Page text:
Display

Obviously all it takes to display miniatures is to set them on a surface where people can see them but if you want to get fancy a display case is the way to go.

black-15
Detolf from Ikea

I use a Detolf case from Ikea. It is afordable and it looks great. Because a lot of miniature gamers use the Detolf to diplay their models there are several upgrades available. You can get extra shelves and all kinds of fancy lighting systems.

Storage

If you’re not really into displaying your DreadBall miniatures you’ll at least need a way to store them.

I use miniature cases to store my models that aren’t on display. You can get all sorts of cases from many different companies using foam or even magnets to keep your miniatures safe. The cases I primarily use are from a Kickstarter. They are Mantis (not to be confused with Mantic) cases. They are basic cardboard boxes that hold foam trays with slots for miniatures. I know a few companies make cases similar to this, for example KR Multicase.

mantis_case
Mantic Miniature Case
KRM_1
KR Multicase basic cardboard case

For storage purposes you can also use Plano storage cases. BreadDoll editor Andrew uses this system to store his entire collection and it works great for organization. You can get this type of case just about anywhere.

plano_storage
Plano Storage

Michaels sells a set of storage containers that are similar to Plano boxes in multiple colours.

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Michaels Craft Keeper

Keep in mind when using these plastic storage boxes that if you also intend to use them not just for storage but to transport your minis, you might want to add some padding to them. Adding some paper towel or tissue with the minis in the boxes will help prevent your paint jobs from getting damaged by the harder plastic of the cases.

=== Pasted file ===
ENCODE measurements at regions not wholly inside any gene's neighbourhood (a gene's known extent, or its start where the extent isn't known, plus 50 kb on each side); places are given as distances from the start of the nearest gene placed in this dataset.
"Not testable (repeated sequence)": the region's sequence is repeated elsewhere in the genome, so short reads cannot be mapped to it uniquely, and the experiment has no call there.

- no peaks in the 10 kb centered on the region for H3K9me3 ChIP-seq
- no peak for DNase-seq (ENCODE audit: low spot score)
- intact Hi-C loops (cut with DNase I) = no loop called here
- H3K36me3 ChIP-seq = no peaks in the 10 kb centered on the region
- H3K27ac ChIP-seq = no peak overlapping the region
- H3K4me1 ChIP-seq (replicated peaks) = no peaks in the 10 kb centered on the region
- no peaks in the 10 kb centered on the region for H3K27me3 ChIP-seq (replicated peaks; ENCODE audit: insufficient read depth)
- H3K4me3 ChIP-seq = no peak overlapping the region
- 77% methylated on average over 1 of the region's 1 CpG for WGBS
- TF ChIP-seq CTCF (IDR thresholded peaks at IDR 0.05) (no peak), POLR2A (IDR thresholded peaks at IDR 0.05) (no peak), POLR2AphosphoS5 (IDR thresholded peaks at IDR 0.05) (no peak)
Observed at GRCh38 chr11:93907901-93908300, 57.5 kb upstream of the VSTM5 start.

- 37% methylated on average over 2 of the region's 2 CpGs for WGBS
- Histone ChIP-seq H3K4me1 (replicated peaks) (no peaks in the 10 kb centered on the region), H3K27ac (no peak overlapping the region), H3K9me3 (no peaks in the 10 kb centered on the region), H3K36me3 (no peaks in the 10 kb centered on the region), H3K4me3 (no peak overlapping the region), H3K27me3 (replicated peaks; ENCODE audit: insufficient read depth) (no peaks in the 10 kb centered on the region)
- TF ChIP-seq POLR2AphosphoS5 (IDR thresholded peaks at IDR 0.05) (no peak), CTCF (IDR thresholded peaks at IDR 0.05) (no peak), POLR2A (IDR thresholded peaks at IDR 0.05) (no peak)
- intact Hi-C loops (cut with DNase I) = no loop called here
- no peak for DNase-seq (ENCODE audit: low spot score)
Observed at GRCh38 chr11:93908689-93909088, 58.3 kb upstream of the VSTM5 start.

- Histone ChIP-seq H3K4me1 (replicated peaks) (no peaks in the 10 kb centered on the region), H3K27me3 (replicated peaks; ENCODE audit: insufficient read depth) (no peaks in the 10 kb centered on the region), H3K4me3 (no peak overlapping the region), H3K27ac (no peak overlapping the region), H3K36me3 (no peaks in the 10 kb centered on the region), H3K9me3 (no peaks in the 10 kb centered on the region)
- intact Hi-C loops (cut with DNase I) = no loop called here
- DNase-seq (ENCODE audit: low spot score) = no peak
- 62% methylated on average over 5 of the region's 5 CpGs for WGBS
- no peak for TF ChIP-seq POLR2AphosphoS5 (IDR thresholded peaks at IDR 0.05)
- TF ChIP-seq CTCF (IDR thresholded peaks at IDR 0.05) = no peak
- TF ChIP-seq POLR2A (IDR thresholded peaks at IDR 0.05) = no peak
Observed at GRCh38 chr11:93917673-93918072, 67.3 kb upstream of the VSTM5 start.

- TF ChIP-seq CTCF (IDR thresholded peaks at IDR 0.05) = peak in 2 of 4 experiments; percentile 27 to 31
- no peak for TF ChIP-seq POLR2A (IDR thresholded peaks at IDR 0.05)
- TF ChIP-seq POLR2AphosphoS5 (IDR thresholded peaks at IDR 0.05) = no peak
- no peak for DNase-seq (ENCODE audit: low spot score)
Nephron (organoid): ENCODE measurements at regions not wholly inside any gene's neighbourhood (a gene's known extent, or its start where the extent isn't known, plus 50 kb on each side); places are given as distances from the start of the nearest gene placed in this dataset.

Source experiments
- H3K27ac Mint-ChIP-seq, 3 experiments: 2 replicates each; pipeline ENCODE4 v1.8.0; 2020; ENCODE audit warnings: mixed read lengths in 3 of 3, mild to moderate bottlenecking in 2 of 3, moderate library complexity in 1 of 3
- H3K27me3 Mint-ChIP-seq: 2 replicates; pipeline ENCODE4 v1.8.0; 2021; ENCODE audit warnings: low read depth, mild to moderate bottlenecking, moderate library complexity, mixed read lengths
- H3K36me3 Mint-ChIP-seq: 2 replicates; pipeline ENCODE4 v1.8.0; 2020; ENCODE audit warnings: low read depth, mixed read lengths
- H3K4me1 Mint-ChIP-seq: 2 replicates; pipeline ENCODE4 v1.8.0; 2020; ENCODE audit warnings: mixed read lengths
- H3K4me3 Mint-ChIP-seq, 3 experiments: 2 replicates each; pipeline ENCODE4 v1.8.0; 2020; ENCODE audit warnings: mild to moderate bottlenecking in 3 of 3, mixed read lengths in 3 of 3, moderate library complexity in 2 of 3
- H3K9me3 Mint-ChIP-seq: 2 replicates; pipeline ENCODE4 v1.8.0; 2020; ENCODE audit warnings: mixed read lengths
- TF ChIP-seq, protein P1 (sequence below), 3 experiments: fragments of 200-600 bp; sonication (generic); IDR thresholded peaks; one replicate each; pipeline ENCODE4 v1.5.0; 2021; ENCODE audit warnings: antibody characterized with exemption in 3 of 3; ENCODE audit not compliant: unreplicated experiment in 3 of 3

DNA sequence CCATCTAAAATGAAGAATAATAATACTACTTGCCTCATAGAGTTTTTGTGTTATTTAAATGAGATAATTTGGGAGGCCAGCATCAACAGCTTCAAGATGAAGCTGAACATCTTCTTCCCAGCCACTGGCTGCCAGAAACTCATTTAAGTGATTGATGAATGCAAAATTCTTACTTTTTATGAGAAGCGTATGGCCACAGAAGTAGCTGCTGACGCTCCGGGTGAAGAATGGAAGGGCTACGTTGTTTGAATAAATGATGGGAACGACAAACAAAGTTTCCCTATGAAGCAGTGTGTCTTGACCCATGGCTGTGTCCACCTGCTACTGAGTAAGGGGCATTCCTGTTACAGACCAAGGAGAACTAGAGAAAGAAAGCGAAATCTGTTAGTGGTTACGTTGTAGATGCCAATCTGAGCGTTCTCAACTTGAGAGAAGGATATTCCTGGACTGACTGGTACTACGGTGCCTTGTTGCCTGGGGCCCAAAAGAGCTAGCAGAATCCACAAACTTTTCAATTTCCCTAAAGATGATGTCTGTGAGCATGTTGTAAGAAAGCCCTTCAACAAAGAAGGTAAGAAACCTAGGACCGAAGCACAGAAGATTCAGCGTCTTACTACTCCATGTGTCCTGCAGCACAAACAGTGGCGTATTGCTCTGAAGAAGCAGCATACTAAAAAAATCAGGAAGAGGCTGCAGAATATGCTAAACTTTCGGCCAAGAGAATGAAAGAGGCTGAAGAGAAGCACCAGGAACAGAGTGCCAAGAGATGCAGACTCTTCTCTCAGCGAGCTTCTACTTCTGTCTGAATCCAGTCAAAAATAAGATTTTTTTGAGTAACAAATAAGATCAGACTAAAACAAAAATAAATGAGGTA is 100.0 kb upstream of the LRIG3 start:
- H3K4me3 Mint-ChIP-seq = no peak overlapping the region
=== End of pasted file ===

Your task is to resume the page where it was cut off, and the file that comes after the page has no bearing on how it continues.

Once upon a time DreadBall teams came in clamshell cases. You may still be able to find some of these older retail teams in stores. The clamshell cases work well enough to store a single team. The clamshell cases came with a couple thin layers of foam. If you want more you can always make your own upgraded foam insert.

Mantic_Case_Insert.png
Clamshell case with custom foam insert

While hard to find now, if you have an old first edition box set of DreadBall, there were custom foam inserts created to fit inside the box.

Dreadball_Foam_Tray_Kit_Box_Set_No_Models__46568.1353087484.1280.1280

I’ve also seen coaches take foam miniature trays and cut them down to fit in the newer 2nd edition DreadBall box set. These are really good if you only have a couple teams and want to keep them stored in the offical retail box while protecting the paint jobs.

Transportation

If you don’t always play DreadBall at home you will need to transport your minis to where you will be playing. Many if not all of the storage solutions above may also be used to transport your minis, especially if you are careful.

Personally I like a smaller case to transport my minis as I tend to only take 1 or 2 teams at a time when I travel to play. My case of choice is the Feldherr MINI . The MINI is the perfect case in my opinion. It holds a couple teams and is fairly inexpensive for great quality. I also really like the Aquilla 1 or Aquilla 5 by KR Multicase. They’re also not too big, not too expensive, and have alots of room for a couple DreadBall teams.

Feldherr-MI02SBO-Feldherr-MINI-Figuren-Tasche-mix_5.jpg
Feldherr MINI Case

Summation